Reading the news coverage over the past week of the federal trial of Dylann Roof, the white supremacist who senselessly gunned down nine black people during Bible study at Mother Emanuel AME Church in Charleston, has brought back memories from when I had an up-close view of people affected by the massacre.

On the evening of June 17, 2015, I was at a library two hours away from Charleston in Bluffton, S.C. (the mainland across from Hilton Head Island), where I was living and working at the time.

I covered a town hall meeting on a controversial proposed extension of a parkway, returned home, filed a story and heard for the first time reports of a shooting at a church in Charleston.

Unfortunately in today’s world, shootings in public places that lead to the deaths of numerous innocent people have become too frequent — so much so that most of them tend to get lost in the shuffle of a 24/7 news cycle. But this one immediately had my attention as I watched the first police news conference in the immediate aftermath.

A reporter on the scene asked the law enforcement official if he could confirm that state Sen. Clementa Pinckney had been in the church at the time of the shooting, and my jaw dropped. When I read at the end of a Charleston Post & Courier report that Pinckney had not returned phone calls, my heart sank.

A native son of Jasper County, which neighbors Beaufort County, the one I lived and worked in, Pinckney was first elected to the South Carolina General Assembly in 1996 at just 23 years old. He would become a state senator four years later.

I met Pinckney a couple of times in passing while covering local legislative delegation meetings. As some people would later describe him, I can confirm that he commanded the attention of the room with his presence whenever he walked in. He had a calm demeanor, but his deep, booming voice left an impression on me.

After his death, Pinckney’s colleagues from both sides of the political aisle described him as “the best among us.” A fierce advocate for the poor in his district — one of the poorest in South Carolina — Pinckney, by all accounts, embodied everything a public servant should strive to represent.

He gave back to his community, particularly through his work in the church. He had been head pastor at historic Campbell Chapel AME Church in Bluffton prior to taking over at Emanuel in 2010.

He was the first of the “Charleston Nine” to be killed there on June 17, 2015, in a place that is supposed to provide sanctuary for all, by a cold-hearted killer who was welcomed inside by the victims and survivors with open arms less than an hour earlier.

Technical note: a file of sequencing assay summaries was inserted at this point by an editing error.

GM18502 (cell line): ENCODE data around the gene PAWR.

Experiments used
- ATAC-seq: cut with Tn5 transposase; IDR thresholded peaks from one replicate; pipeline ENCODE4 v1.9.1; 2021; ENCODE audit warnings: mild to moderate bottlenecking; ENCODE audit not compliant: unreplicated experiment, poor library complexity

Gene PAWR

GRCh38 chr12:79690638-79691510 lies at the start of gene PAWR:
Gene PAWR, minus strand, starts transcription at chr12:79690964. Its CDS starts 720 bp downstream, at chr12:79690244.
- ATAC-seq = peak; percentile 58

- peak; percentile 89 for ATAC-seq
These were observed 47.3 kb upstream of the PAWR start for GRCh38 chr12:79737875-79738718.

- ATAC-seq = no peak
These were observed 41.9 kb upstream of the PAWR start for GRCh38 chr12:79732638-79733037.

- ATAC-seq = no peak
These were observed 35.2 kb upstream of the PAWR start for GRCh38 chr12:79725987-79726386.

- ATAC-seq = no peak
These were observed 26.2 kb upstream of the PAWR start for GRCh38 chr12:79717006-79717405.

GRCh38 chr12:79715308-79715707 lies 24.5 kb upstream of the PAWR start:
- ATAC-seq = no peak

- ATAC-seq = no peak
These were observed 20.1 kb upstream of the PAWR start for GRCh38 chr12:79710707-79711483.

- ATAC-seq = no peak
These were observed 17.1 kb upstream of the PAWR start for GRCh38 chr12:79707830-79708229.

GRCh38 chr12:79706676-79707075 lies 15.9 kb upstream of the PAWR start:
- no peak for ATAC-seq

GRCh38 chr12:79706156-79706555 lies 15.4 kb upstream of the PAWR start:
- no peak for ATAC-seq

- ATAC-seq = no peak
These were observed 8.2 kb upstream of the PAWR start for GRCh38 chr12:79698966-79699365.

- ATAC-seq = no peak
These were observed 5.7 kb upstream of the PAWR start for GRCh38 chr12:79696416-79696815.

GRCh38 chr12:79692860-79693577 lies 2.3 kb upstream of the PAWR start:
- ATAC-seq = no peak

When I think about the greatest virtues of being a public servant, Pinckney always comes to mind. That was also true of everyone else I talked to the morning after the shooting. From his legislative colleagues and local government officials, to friends and former fellow church members, there was a profound sadness and sense of loss.

Most of all, as a young father, I thought about Pinckney’s wife and two daughters and the void that could never be completely filled by his loss.

In the wake of such a tragedy, though, came hope.

Two days after the shooting, a memorial service for Pinckney and the other victims was held in Campbell Chapel. The service, attended by numerous local church leaders of different faiths and denominations, along with local government representatives, provided a chance for a community to begin to heal.

Its message was one of hope and concluded with a unison singing of “This Little Light of Mine.”

In his writings prior to the shooting, Roof said he hoped his actions would ignite a race war.

What I saw in the church that Friday morning instead was people of all races, ethnicities and backgrounds coming together in a display of solidarity. It was triumph of light over darkness.

The sense of community I felt that day still sticks with me. It’s regrettable that we sometimes, absent a tragedy, forget about the ties that bind us as people.

But what a wonderful world this would be if we could show the same sense of unity and spirit when tackling the many issues we face today.

Make no mistake about it. There should have been painful lessons learned from the shooting, which could have easily been prevented if it weren’t for egregious clerical errors that led to Roof being able to legally obtain a firearm he had no business possessing (another issue for another column).

Part of coming together is taking meaningful action to prevent as many of these acts of violence from happening again as possible. We cannot stop all acts of violence, but that’s no excuse not to try. It starts with showing empathy for everyone.

I’m optimistic about our chances.

As the wheels of justice churn toward Dylann Roof, the fundamental decency of humankind is still evident all around if you look close enough.

It thrives through the legacy of those like Clementa Pinckney who sought to build something in this world and not destroy it.

Scott Thompson is editor of the Barrow News-Journal. He can be reached at

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